All drugs may cause side effects. However, many people have no side effects or only have minor side effects. Call your doctor or get medical help if any of these side effects or any other side effects bother you or do not go away:
These are not all of the side effects that may occur. If you have questions about side effects, call your doctor. Call your doctor for medical advice about side effects.
You may report side effects to your national health agency.
- Not hungry.
- Upset stomach or throwing up.
- Loose stools (diarrhea).
How is this drug best taken?
Use this drug as ordered by your doctor. Read and follow the dosing on the label closely.
- To gain the most benefit, do not miss doses.
- Use as you have been told, even if you feel well.
All oral products:
- Some drugs may need to be taken with food or on an empty stomach. For some drugs it does not matter. Check with your pharmacist about how to take this drug.
- Drink lots of noncaffeine liquids unless told to drink less liquid by your doctor.
- Do not take bismuth (Pepto-Bismol®), calcium, iron, magnesium, zinc, multivitamins with minerals, colestipol, cholestyramine, didanosine, or antacids within 2 hours of this drug.
Tablets and capsules:
- Take with a full glass of water.
- Do not lie down for at least 30 minutes after taking this drug.
- Swallow whole. Do not chew, break, or crush.
- You may sprinkle contents of some long-acting capsules on applesauce. Check with your pharmacist about which long-acting capsules may be opened. Do not chew. Swallow right away and follow with water or juice.
- The tablet may be broken if your doctor tells you to.
- You may sprinkle contents of tablet on applesauce. Be careful to break the tablet without crushing the pellets. Do not chew, crush, or damage the contents of the tablet.
- Swallow the mixture right away. Do not store for use at a later time.
All liquid products:
- Measure liquid doses carefully. Use the measuring device that comes with this drug. If there is none, get an oral syringe, a dropper, a spoon, or a cup (only for older children) from your pharmacist.
- It is given as a shot into a vein over a period of time.
- Your doctor may teach you how to give the shot.
- Follow how to use carefully.
- Do not use if the solution is cloudy, leaking, or has particles.
- Do not use if solution changes color.
- Throw away needles in a needle/sharp disposal box. When the box is full, follow all local rules for getting rid of it. Talk with a doctor or pharmacist if you have any questions.
What do I do if I miss a dose?
- Take a missed dose as soon as you think about it.
- If it is close to the time for your next dose, skip the missed dose and go back to your normal time.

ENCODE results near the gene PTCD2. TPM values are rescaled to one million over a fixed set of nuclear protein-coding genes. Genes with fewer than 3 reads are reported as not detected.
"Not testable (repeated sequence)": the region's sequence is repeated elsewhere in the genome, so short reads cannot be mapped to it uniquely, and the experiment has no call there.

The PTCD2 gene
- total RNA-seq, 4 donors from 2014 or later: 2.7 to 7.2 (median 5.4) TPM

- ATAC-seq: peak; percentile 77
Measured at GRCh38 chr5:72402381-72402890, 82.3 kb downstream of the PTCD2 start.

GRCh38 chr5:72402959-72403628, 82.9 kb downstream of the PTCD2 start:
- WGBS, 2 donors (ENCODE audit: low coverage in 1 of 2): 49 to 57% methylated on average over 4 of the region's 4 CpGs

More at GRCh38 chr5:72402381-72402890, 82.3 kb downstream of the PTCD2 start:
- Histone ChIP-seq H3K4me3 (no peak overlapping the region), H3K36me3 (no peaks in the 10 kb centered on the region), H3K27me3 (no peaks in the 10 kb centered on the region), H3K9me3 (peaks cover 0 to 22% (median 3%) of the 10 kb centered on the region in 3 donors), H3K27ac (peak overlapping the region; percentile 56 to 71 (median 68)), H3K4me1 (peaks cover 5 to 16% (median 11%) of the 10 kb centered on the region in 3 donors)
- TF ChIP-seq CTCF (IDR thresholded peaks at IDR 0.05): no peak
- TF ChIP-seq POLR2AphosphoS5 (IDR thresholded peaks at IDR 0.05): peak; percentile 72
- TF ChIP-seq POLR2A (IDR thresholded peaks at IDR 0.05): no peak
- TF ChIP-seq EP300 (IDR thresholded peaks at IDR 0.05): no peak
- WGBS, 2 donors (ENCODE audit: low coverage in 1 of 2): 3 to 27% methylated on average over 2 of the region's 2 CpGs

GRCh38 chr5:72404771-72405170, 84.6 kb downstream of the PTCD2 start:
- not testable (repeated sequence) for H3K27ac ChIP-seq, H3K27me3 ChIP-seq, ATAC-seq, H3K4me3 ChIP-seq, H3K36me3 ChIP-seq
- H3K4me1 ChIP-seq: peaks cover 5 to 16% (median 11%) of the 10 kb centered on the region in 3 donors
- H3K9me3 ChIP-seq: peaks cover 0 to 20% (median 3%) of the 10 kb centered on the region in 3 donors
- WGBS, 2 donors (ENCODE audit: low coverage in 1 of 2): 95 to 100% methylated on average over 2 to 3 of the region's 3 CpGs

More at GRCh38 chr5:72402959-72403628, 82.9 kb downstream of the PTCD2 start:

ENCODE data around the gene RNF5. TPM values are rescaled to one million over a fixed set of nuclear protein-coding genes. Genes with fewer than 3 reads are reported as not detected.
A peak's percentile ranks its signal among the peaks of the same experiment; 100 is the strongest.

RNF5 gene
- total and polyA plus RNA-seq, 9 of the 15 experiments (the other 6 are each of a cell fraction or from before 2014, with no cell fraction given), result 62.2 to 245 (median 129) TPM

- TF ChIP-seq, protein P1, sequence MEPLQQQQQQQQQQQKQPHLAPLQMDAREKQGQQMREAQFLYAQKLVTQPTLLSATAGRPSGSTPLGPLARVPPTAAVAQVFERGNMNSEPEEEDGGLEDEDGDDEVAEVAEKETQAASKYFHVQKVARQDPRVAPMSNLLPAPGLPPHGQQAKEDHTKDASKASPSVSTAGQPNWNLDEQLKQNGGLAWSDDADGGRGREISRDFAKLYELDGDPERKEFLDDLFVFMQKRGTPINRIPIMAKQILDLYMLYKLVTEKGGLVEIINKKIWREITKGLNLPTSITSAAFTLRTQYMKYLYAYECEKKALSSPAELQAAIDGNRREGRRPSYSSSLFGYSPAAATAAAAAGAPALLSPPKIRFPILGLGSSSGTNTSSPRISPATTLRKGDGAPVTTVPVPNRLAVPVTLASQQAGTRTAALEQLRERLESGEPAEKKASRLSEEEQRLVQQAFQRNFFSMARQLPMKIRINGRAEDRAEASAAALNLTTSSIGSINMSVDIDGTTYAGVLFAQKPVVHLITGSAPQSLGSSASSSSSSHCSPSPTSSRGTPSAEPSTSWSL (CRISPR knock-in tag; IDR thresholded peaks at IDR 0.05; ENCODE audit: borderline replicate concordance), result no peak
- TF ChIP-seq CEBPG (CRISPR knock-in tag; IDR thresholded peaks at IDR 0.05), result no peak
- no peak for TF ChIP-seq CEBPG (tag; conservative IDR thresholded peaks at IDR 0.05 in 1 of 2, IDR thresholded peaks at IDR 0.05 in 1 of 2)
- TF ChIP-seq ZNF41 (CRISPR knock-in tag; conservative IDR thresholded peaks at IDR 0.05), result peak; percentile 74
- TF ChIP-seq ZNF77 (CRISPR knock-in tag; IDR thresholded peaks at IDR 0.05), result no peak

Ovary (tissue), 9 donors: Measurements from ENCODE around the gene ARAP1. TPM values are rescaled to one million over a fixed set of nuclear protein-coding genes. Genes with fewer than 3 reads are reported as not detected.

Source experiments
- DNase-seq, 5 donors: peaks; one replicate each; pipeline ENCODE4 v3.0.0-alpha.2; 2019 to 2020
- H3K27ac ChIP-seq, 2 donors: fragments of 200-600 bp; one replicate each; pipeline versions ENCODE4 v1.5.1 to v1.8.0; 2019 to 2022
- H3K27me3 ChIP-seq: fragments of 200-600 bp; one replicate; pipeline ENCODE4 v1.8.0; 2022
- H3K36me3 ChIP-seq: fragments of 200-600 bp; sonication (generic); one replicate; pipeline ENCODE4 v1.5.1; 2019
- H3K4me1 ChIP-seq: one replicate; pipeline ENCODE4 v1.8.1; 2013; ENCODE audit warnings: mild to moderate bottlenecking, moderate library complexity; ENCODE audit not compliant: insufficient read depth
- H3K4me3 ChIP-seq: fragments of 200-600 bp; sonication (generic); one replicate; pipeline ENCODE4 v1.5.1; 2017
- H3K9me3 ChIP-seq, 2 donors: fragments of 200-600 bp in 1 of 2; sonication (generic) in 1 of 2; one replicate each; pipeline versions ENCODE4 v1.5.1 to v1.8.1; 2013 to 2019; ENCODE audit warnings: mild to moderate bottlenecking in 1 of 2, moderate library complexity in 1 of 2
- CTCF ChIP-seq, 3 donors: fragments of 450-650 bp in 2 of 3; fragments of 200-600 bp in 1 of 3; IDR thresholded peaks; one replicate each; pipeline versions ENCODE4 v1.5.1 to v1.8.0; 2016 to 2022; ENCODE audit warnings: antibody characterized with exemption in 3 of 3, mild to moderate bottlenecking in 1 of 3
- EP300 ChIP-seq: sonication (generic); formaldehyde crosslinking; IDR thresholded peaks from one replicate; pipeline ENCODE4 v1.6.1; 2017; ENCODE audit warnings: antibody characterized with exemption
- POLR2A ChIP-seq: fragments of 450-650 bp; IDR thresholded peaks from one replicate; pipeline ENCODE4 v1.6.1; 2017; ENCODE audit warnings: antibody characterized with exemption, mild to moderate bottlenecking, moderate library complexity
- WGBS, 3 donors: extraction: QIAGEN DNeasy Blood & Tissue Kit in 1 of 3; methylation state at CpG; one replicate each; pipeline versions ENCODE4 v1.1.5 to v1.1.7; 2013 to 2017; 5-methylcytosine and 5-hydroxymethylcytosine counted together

- Do not take 2 doses at the same time or extra doses.
How do I store and/or throw out this drug?
All oral products:
- Store at room temperature.
- Protect from light.
- Store in a dry place. Do not store in a bathroom.
- Throw away any unused part of this drug.
- Store liquid (suspension) at room temperature. Throw away any part not used after 2 weeks.
- Most of the time, this drug will be given in a hospital or doctor’s office. If stored at home, follow how to store as you were told by the doctor.
- Keep all drugs out of the reach of children and pets.
- Do not take this drug if it is outdated.
- Check with your pharmacist about how to throw out unused drugs.
General drug facts
- If your symptoms or health problems do not get better or if they become worse, call your doctor.
- Do not share your drugs with others and do not take anyone else’s drugs.
- Keep a list of all your drugs (prescription, natural products, vitamins, OTC) with you. Give this list to your doctor.
- Talk with the doctor before starting any new drug, including prescription or OTC, natural products, or vitamins.
- Some drugs may have another patient information leaflet. If you have any questions about this drug, please talk with your doctor, pharmacist, or other health care provider.
- If you think there has been an overdose, call your poison control center or get medical care right away. Be ready to tell or show what was taken, how much, and when it happened.
Consumer Information Use and Disclaimer
This information should not be used to decide whether or not to take this medicine or any other medicine. Only the healthcare provider has the knowledge and training to decide which medicines are right for a specific patient. This information does not endorse any medicine as safe, effective, or approved for treating any patient or health condition. This is only a brief summary of general information about this medicine. It does NOT include all information about the possible uses, directions, warnings, precautions, interactions, adverse effects, or risks that may apply to this medicine. This information is not specific medical advice and does not replace information you receive from the healthcare provider. You must talk with the healthcare provider for complete information about the risks and benefits of using this medicine.